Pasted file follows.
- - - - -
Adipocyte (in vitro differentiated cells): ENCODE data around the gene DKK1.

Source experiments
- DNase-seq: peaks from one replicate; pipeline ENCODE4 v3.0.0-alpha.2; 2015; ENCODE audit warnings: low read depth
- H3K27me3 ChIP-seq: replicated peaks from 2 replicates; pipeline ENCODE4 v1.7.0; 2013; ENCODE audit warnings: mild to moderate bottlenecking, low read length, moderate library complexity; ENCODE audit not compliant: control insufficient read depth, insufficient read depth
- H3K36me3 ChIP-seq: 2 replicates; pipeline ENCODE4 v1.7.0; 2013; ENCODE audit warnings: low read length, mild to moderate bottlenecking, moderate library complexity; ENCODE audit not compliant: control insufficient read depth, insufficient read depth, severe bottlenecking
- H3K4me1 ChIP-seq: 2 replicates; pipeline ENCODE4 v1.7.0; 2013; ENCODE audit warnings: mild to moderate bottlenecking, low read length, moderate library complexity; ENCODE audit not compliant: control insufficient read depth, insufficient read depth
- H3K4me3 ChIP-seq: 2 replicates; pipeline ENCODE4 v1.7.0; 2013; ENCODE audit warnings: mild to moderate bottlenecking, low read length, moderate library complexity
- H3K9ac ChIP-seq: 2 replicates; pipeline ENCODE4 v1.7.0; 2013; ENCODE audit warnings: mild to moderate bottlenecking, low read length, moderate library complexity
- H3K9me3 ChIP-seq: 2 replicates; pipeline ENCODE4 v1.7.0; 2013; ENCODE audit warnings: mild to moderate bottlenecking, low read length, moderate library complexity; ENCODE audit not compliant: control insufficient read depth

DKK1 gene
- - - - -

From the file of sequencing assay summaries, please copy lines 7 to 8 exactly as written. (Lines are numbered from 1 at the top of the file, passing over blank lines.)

- H3K4me3 ChIP-seq: 2 replicates; pipeline ENCODE4 v1.7.0; 2013; ENCODE audit warnings: mild to moderate bottlenecking, low read length, moderate library complexity
- H3K9ac ChIP-seq: 2 replicates; pipeline ENCODE4 v1.7.0; 2013; ENCODE audit warnings: mild to moderate bottlenecking, low read length, moderate library complexity